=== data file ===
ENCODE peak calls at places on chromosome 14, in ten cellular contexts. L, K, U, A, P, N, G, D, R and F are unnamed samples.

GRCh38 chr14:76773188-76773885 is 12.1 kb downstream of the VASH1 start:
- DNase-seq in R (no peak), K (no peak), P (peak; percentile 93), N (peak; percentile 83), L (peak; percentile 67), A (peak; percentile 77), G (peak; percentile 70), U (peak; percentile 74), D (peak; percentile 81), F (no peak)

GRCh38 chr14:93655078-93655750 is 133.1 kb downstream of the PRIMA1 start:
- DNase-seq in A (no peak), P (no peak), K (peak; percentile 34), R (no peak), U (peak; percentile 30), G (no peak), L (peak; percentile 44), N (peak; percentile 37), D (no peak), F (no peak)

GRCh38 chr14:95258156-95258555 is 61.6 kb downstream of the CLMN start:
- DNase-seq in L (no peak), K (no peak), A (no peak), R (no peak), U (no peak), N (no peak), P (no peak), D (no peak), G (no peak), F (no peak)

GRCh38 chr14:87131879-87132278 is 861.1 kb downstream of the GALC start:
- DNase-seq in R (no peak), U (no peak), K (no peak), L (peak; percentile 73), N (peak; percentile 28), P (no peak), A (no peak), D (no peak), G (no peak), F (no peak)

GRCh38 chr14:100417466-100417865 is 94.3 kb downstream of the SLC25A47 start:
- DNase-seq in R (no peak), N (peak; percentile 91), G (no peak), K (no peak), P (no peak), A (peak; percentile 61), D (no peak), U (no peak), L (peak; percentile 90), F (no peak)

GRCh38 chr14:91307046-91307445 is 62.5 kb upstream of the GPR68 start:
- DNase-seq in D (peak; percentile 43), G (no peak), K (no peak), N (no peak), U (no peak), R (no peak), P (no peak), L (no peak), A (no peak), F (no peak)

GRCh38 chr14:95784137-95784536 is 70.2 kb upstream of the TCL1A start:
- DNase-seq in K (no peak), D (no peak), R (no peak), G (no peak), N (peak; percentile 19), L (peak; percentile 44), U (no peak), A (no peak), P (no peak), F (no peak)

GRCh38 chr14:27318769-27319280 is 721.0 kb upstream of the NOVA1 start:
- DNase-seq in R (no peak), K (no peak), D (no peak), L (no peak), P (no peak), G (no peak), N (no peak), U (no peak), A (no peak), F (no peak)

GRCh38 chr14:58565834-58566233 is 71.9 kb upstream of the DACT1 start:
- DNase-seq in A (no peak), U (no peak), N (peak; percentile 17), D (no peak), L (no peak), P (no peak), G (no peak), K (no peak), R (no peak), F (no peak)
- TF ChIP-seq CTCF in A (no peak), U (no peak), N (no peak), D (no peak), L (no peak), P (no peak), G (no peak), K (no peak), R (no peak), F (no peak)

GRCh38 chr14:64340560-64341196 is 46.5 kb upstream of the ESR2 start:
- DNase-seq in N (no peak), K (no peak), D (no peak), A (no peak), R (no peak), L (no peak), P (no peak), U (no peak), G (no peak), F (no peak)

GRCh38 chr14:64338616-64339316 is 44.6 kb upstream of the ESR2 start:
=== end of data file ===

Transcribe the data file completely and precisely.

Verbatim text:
ENCODE peak calls at places on chromosome 14, in ten cellular contexts. L, K, U, A, P, N, G, D, R and F are unnamed samples.

GRCh38 chr14:76773188-76773885 is 12.1 kb downstream of the VASH1 start:
- DNase-seq in R (no peak), K (no peak), P (peak; percentile 93), N (peak; percentile 83), L (peak; percentile 67), A (peak; percentile 77), G (peak; percentile 70), U (peak; percentile 74), D (peak; percentile 81), F (no peak)

GRCh38 chr14:93655078-93655750 is 133.1 kb downstream of the PRIMA1 start:
- DNase-seq in A (no peak), P (no peak), K (peak; percentile 34), R (no peak), U (peak; percentile 30), G (no peak), L (peak; percentile 44), N (peak; percentile 37), D (no peak), F (no peak)

GRCh38 chr14:95258156-95258555 is 61.6 kb downstream of the CLMN start:
- DNase-seq in L (no peak), K (no peak), A (no peak), R (no peak), U (no peak), N (no peak), P (no peak), D (no peak), G (no peak), F (no peak)

GRCh38 chr14:87131879-87132278 is 861.1 kb downstream of the GALC start:
- DNase-seq in R (no peak), U (no peak), K (no peak), L (peak; percentile 73), N (peak; percentile 28), P (no peak), A (no peak), D (no peak), G (no peak), F (no peak)

GRCh38 chr14:100417466-100417865 is 94.3 kb downstream of the SLC25A47 start:
- DNase-seq in R (no peak), N (peak; percentile 91), G (no peak), K (no peak), P (no peak), A (peak; percentile 61), D (no peak), U (no peak), L (peak; percentile 90), F (no peak)

GRCh38 chr14:91307046-91307445 is 62.5 kb upstream of the GPR68 start:
- DNase-seq in D (peak; percentile 43), G (no peak), K (no peak), N (no peak), U (no peak), R (no peak), P (no peak), L (no peak), A (no peak), F (no peak)

GRCh38 chr14:95784137-95784536 is 70.2 kb upstream of the TCL1A start:
- DNase-seq in K (no peak), D (no peak), R (no peak), G (no peak), N (peak; percentile 19), L (peak; percentile 44), U (no peak), A (no peak), P (no peak), F (no peak)

GRCh38 chr14:27318769-27319280 is 721.0 kb upstream of the NOVA1 start:
- DNase-seq in R (no peak), K (no peak), D (no peak), L (no peak), P (no peak), G (no peak), N (no peak), U (no peak), A (no peak), F (no peak)

GRCh38 chr14:58565834-58566233 is 71.9 kb upstream of the DACT1 start:
- DNase-seq in A (no peak), U (no peak), N (peak; percentile 17), D (no peak), L (no peak), P (no peak), G (no peak), K (no peak), R (no peak), F (no peak)
- TF ChIP-seq CTCF in A (no peak), U (no peak), N (no peak), D (no peak), L (no peak), P (no peak), G (no peak), K (no peak), R (no peak), F (no peak)

GRCh38 chr14:64340560-64341196 is 46.5 kb upstream of the ESR2 start:
- DNase-seq in N (no peak), K (no peak), D (no peak), A (no peak), R (no peak), L (no peak), P (no peak), U (no peak), G (no peak), F (no peak)

GRCh38 chr14:64338616-64339316 is 44.6 kb upstream of the ESR2 start: